A man can only eat so much chicken breast. That default meat of gym-goers is relatively easy to cook, adapts to a variety of different seasonings, and is cheap as all heck.
But if you just can’t stomach the thought of another grilled chicken breast dusted with Mrs. Dash’s lemon pepper seasoning, then bust yourself out of your cooped-up thinking and seek greener pastures.
Specifically, cow pastures.
Grain-fed rib eye steaks, well-marbled short ribs, and thick T-bones give beef a bad rap when it comes to fattening cuts. But there are many different parts of the cow that offer plenty of protein for very little additional calories from fat.
If you’re looking for the leanest cuts of beef, these are great options to pick up that still house plenty of flavor.
Oh, wait what now? Before you check your pacemaker, hear this out. Just like any other animal, the heart of a cow is a constantly functioning organ. For that reason, it’s always working out, which means that it’s pretty much pure muscle. Four grams of beef heart contain 21 grams of protein for 119 calories and barely a gram of saturated fat. Yes, you have to ask your butcher to special order it. Yes, you have to get past the part that you’re eating heart. But if you can clear those hurdles, this lean meat tastes incredible cubed, grilled, and tucked into tacos. Chicken breast, this is not.
Eye of Round
The “round” comes from the backside of the cow, a hard-working area of the animal that helps it move and, in turn, is naturally lean. The “eye” cut comes from the center of the round. There are 23 grams of protein in a four-ounce serving of this cut. That’s not bad for 131 calories and just one gram of saturated fat. Eye of round is a tough cut, though, and benefits when it’s the centerpiece of a slow-cooked stew or very thinly sliced and anchored into a steak sandwich.
You guessed it: This cut of beef comes from the area of the cow above the eye of round. Like the eye of round, top round is a lean, hardworking muscle that takes well to slow-cooking or thin-slicing. The flavor is intensely savory and can stand up to other strong ingredients like red wine, rosemary, garlic, and gravy. A four-ounce serving of top round roast contains 131 calories, 27 grams of protein, and one gram of saturated fat.
You’ll often see this cut in steak form behind the meat case. Because it’s butchered from the top portion of the animal, like top round, the meat has less intramuscular fat. This keeps it lean (25 grams of protein and one gram of saturated fat for 144 calories), but also can result in a chewier meal. One good strategy: Slice top sirloin into strips. This shortens the muscle fibers in the meat and, in essence, “tenderizes” it. Top sirloin strips work well in stir-fry, on kabobs, or simply sautéed with fresh mushrooms.
Grandpa was on to something. Four ounces of beef liver contain 23 grams of protein for only 153 calories and one gram of saturated fat. Okay, yes, there’s the flavor, which some people find off-putting, but there’s a reason that you always see liver paired with onions. Sweet griddled onions remove some of the mineral bite of liver. A quick red wine sauce or gravy also help the protein go down. Still leery? Try some beef liver chopped into your next meatball or meatloaf recipe.
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Every BBQ aficionado’s favorite cut also happens to be super lean. It’s sort of the chicken breast of the cow, positioned near the front legs. The “brisket flat half,” specifically, comes without the cut’s large fat cap and tallies 140 calories, 24 grams protein, and two grams of fat for four ounces. Because it’s so low in fat, brisket deserves many hours basking in a smoker or slow-cooker in order to render the muscles fork-tender.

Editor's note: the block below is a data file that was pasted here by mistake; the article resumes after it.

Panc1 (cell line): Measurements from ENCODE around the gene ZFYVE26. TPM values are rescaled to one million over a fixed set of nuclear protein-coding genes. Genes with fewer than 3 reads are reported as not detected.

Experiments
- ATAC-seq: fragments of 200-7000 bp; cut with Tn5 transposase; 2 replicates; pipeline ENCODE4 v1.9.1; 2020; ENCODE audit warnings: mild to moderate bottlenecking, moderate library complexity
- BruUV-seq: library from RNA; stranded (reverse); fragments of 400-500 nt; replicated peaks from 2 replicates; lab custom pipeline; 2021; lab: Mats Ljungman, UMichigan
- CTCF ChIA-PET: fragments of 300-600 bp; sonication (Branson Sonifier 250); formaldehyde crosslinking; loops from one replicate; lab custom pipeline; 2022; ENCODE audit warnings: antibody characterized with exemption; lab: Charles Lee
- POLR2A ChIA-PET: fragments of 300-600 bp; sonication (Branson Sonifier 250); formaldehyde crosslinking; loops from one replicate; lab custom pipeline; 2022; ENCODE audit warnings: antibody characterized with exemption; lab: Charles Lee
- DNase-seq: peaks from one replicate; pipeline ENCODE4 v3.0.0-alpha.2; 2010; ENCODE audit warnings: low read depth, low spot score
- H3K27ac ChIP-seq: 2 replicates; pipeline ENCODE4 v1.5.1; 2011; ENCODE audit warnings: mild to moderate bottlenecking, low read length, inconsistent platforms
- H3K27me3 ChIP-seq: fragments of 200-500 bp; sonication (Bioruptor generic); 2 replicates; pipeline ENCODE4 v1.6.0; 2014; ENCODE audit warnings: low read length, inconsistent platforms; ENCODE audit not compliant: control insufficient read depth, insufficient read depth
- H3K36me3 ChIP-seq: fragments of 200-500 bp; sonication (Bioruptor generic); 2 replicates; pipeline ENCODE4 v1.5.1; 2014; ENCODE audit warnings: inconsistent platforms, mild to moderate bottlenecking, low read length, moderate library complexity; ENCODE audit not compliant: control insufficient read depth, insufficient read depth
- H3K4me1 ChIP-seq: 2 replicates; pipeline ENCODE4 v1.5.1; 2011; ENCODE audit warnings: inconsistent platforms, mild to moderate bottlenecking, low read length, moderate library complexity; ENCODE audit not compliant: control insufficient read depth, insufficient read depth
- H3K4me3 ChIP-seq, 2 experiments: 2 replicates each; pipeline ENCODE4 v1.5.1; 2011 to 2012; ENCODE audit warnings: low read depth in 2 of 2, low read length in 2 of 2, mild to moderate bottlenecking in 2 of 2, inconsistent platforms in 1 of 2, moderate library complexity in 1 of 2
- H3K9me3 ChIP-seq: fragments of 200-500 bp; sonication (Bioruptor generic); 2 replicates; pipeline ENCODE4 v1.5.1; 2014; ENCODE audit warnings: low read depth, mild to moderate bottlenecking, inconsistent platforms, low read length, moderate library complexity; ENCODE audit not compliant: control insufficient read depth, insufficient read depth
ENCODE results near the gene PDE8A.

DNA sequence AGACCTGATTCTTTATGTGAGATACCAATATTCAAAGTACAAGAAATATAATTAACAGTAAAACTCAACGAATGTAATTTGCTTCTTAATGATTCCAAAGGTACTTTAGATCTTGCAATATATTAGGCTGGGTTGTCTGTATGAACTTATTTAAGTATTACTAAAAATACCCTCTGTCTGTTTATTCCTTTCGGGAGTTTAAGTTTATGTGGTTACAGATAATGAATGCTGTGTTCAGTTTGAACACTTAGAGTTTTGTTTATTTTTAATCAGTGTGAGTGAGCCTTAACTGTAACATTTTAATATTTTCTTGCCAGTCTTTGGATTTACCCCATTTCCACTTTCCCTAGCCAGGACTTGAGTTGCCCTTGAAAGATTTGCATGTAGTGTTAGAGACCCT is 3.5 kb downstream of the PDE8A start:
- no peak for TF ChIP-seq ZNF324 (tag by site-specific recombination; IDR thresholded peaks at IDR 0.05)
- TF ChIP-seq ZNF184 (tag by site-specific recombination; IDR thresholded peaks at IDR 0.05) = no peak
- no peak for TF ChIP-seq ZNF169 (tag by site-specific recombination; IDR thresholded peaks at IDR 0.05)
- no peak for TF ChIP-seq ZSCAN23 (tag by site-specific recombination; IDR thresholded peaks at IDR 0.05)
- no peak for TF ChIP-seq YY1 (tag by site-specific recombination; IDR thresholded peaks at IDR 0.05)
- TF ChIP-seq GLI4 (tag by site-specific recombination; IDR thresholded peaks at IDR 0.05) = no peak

97-Percent Lean Ground Beef
You know how some hamburger patties are sold as “90/10” or “80/20” on the label or behind the case? Well, the first number stands for the percentage of beef muscle; the second for the percentage of beef fat. So, “97/3” ground beef is 97 percent muscle. While it may not make for the juiciest burger (80/20 is a better bet), 97/3 ground beef does make for decent tacos, lettuce wraps, or as a rice-bowl topper. Four ounces of 97-percent lean ground beef has 25 grams of protein for 137 calories and two grams of saturated fat.
Stew Meat (Chuck)
The “chuck” cut comes from the shoulder area of the cow, a massive area that produces blade, neck, and steak cuts—many of which are hearty and intensely beef in flavor. “Stew” meat is essentially large cubes of beef cut from this chuck area. Your typical chuck stew meat will run you 140 calories per every four ounces at 25 grams of protein and two grams of saturated fat. Yes, it’s good for stew. It’s also good for meat-based pasta sauces.
The name doesn’t lie. This cut is one of the few lean options that combines a lack of fat with supreme tenderness. You’ll find tenderloin as long whole-muscle cut, but you can also buy it in steak form. A four-ounce portion comes in at 153 calories and delivers 25 grams of protein for two grams of saturated fat. Tenderloin is practically made for the grill.
You’ll usually find shoulder in the form of a roast, also it’s sometimes cut into steaks. Shoulder meat comes from the same section of the animal as the stew meat (above) and shares many similar attributes for that reason. You’ll eat 24 grams of protein and two grams of saturated fat in a four-ounce portion, which comes in at 141 calories.
*All nutritional analysis conducting using the USDA’s Food Composition Nutrient Database and largely features “trimmed” cuts, meaning that extra-muscular fat was removed during processing.
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